• D v P (2017) – Acting for the Claimant (a former director of the Respondent) in a high value disability discrimination claim.  The claim is currently part-heard, with evidence due to finish at the end of December 2017, and submissions completed in January 2018.
  • Roberts v Wilsons Solicitors [2016] IRLR 586.  Acted for the Respondent firm of solicitors in relation to the significant issue of the extent to which an LLP member can claim post-termination losses through a whistleblowing claim when they have purported to accept a repudiatory breach of contract (which was ineffective as a matter of law).  The Court of Appeal is due to hear Craig (and Jonathan Cohen QC)’s appeal at the end of December 2017.  Craig is also instructed in respect of the multi-day Tribunal hearing which is due to take place following the Court of Appeal’s determination.
  • F v Large Insurance Company (2016): Acted (against a Silk) for the Claimant in respect of a 15-day whistleblowing and victimisation claim involving allegations of breach of FCA obligations.  Craig acted throughout (drafting the pleadings, and advising on various interlocutory matters).  The claim settled on the morning of the first day of trial.
  • D v Large Insurance Company (2015): Acted (against a Silk) for the Claimant in a 15-day sex and pregnancy discrimination claim.  The claim settled on day 10, after some of the Respondent’s witnesses had admitted under Craig’s cross-examination that their actions had been sexist.
  • Gaughan v Ashridge Trust (2015): Acted (against a Silk) for the successful Respondent (a higher education institution) in a multi-day sex and age discrimination claim.  Following Craig’s cross-examination, the Claimant was found by the Tribunal not to have been telling the truth in many respects.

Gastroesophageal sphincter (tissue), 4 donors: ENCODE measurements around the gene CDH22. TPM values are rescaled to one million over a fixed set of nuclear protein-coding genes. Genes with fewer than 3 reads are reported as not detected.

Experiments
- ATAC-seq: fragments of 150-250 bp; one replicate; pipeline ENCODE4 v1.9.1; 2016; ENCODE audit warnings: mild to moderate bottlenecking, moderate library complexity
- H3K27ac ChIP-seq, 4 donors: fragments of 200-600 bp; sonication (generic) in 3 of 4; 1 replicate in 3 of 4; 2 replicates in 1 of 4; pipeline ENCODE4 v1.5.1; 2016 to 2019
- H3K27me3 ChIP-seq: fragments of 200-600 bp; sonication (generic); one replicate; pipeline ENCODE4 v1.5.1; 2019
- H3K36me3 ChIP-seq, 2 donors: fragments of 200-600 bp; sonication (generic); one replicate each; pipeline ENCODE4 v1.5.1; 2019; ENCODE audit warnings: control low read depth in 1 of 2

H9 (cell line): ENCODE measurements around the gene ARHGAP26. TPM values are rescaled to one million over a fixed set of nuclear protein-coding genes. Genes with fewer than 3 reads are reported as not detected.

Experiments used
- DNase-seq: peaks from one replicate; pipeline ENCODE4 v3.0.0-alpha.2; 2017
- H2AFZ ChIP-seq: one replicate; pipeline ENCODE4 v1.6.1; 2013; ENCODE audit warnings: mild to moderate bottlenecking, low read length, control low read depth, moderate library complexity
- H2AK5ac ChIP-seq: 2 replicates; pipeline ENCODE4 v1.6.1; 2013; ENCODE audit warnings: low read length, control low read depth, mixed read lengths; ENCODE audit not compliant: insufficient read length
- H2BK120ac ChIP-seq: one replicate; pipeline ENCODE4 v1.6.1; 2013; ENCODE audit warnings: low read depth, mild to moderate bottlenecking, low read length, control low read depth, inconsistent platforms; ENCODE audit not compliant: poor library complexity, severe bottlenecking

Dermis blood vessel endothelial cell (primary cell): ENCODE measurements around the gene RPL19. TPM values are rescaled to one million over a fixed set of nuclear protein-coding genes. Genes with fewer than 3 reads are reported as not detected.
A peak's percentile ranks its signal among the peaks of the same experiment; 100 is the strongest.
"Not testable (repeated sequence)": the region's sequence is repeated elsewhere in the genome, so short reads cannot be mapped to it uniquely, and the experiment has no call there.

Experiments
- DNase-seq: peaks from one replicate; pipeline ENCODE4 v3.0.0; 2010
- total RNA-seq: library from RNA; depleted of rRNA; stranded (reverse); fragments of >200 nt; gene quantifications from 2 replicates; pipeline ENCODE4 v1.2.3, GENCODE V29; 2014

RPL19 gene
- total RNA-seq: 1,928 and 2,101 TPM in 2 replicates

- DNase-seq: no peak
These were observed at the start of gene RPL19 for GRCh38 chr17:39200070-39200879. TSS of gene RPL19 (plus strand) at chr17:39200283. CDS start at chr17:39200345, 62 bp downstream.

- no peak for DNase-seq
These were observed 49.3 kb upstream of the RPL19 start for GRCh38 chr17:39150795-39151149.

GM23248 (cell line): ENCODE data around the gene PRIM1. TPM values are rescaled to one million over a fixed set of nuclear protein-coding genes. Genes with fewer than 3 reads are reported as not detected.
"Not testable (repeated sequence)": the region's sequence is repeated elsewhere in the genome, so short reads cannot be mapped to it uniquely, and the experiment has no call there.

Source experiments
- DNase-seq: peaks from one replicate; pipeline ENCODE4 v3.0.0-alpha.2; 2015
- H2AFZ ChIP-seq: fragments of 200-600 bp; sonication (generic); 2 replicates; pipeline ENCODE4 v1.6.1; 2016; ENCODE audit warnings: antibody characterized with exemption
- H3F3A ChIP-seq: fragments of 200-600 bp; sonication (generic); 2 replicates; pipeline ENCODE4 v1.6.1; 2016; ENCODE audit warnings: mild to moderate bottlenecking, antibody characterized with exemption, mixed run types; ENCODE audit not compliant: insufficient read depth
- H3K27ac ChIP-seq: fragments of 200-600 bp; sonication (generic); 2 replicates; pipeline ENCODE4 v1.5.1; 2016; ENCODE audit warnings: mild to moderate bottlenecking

• Menzies Distribution Limited v Mendes UKEAT 0497 13 (2014): Acted for the successful Appellant in an unusual bias appeal where the EAT overturned the ET Judge’s findings (on disability) because of apparent bias. Lewis J described Craig’s "persuasive submissions” in his judgment.
  • BGC v Moore UKEAT 0211/14 (2014): Acted for the successful Appellant in an appeal against a Tribunal’s decision where the Tribunal was – unusually - found to have failed to identify the relevant principles of law, and impermissibly to have substituted its own opinion for that of the employer.
  • Masson v Commissioner for the Metropolis (2013- 2014): Acted (against a new Silk) for the Claimant in a 10-day race and dis- ability discrimination and whistleblowing claim against the Metropolitan police. The case involved cross-examination of a number of senior police officers and arguments about the correct approach to the doctrine of judicial immunity.